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No successor lined up for Alexander McQueen as final collection unveiled

Alexander McQueen chief executive Jonathan Akeroyd has said that the label has not begun looking for a successor to the late designer as McQueen’s final collection was shown yesterday at a private showroom in Paris.

When asked about rumors that the Alexander McQueen label, which is owned by French luxury goods group PPR, had already begun looking for a successor for McQueen who died last month, Akeroyd told Reuters: “No, no, no.”

Alexander McQueen’s final collection of 15 outfits, modelled in a Parisian salon yesterday during Paris Fashion Week, was unmistakably McQueen - known by his first name Lee - and featured the digital fantasy prints and lamp shade dresses that made his handwriting so strong.

Regal influences were strong with gold, red and navy shades dominating a collection that was not short on surprises.

Models wore gold caps, some with mohican-style headdresses, giving them a reptilian appearance to show a collection of full-length gowns and coats mini-dresses and capes in thick fabrics folded to created structure, voluminous silhouettes.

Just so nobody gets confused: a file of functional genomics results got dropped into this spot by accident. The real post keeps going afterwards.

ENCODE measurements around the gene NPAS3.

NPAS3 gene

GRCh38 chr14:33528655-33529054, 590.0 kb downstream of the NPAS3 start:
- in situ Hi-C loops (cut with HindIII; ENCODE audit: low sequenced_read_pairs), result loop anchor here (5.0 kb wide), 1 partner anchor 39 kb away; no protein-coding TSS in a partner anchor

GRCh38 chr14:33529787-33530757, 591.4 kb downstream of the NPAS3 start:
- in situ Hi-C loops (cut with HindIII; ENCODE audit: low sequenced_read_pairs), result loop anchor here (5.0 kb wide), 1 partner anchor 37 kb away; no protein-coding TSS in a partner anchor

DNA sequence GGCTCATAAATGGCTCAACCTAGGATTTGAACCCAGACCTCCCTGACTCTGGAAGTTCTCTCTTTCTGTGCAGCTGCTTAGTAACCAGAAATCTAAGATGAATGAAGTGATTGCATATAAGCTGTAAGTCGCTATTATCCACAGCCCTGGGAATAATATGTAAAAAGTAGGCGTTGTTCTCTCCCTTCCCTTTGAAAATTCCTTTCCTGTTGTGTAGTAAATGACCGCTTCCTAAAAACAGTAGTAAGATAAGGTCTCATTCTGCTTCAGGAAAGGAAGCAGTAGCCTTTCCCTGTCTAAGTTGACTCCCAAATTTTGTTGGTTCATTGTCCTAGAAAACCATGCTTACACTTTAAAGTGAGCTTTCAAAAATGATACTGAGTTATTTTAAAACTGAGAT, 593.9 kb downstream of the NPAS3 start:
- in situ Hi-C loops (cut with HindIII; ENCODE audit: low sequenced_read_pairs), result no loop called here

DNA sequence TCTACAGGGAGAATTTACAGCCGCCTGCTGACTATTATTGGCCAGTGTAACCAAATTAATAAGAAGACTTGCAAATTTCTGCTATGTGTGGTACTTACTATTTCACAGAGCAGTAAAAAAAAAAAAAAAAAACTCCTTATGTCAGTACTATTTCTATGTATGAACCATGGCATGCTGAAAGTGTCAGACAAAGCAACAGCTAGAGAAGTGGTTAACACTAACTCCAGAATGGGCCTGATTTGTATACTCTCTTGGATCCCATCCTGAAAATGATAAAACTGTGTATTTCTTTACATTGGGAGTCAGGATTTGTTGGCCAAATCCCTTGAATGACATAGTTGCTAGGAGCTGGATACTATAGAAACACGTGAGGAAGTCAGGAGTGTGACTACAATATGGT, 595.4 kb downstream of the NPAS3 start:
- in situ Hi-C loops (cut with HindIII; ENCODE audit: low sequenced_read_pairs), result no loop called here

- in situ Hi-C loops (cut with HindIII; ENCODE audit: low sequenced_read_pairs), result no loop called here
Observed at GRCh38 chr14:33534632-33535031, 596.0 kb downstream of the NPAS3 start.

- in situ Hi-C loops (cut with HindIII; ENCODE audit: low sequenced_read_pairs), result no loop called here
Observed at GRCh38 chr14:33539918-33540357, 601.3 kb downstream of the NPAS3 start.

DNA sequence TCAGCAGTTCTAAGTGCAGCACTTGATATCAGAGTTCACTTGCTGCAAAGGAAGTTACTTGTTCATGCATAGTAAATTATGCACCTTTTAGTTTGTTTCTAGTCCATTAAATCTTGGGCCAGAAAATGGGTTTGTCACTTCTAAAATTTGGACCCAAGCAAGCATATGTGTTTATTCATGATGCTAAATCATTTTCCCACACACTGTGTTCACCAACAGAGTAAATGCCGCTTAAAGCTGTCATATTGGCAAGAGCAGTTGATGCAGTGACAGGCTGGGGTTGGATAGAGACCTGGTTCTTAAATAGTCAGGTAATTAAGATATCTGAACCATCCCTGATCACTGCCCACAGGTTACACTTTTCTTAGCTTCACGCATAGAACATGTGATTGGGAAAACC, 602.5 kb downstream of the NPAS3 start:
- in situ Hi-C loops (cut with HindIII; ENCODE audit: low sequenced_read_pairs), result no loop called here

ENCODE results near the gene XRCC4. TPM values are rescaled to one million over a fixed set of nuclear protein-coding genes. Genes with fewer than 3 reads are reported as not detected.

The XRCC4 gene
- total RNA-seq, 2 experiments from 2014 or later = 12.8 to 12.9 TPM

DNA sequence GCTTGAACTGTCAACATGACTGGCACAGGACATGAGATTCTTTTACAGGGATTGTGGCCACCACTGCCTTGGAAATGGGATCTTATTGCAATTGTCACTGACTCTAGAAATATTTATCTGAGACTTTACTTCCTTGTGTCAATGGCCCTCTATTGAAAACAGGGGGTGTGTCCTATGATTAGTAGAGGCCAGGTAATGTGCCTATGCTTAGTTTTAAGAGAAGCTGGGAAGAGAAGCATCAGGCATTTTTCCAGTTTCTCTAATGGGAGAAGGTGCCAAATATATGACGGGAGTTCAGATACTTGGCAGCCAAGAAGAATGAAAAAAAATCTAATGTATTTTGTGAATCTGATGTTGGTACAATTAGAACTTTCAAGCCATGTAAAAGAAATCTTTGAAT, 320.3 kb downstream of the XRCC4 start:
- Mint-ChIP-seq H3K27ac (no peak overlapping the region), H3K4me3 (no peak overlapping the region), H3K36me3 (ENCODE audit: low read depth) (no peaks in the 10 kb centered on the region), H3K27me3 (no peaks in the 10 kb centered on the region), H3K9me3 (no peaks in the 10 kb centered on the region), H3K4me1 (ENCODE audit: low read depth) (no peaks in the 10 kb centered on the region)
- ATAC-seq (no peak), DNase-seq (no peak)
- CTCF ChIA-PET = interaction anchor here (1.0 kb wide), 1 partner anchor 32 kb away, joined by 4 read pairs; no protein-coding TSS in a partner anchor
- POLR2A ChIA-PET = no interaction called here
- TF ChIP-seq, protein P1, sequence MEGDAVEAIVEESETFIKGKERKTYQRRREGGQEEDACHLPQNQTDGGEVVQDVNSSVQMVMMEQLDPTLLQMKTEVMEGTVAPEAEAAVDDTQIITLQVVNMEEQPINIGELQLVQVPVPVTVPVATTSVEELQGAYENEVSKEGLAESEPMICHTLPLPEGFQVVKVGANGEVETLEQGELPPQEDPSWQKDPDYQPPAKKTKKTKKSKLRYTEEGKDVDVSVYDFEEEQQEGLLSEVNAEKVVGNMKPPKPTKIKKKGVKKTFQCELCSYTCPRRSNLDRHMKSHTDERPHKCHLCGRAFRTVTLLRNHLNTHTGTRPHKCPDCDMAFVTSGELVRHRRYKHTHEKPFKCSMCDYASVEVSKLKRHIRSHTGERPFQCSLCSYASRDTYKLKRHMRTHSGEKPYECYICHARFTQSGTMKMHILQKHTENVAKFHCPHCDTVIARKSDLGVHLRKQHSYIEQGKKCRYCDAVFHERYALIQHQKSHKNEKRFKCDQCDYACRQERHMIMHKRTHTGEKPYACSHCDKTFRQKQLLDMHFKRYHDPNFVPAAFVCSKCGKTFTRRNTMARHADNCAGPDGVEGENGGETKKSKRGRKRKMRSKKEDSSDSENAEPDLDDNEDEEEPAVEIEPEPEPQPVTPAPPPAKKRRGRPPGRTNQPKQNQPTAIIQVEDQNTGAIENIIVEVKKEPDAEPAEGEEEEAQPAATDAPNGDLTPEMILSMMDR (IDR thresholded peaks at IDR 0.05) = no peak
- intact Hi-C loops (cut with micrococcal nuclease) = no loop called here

Stand-out pieces included a coat made from gilded feathers with a rigid high collar, and a courtier style belted cape in red and gold worn with over-the-knee boots.

Robert Polet, chairman and chief executive officer of Gucci Group, which includes the Alexander McQuuen label and is ultimately owned by PPR told the assembled fashion editors after the show: “It was a very moving experience to take a deep and serious look at his last collection. It showed Lee’s unique talent to create pieces of beauty that touch many of your senses, leaving one enriched. Although the sense of loss afterwards, I found overwhelming.”

McQueen died at his home on February 13. PPR confirmed just days later that the Alexander McQueen brand would “live on” and continue to trade.

Readers' comments (1)

  • The collection is stunning and a fitting tribute to such a creative genuis. I can only imagine what McQueen had in mind for the catwalk show. What a shame we will never get to see the collection presented in its full glory, but at the same time a more sombre, private showing seems appropriate.

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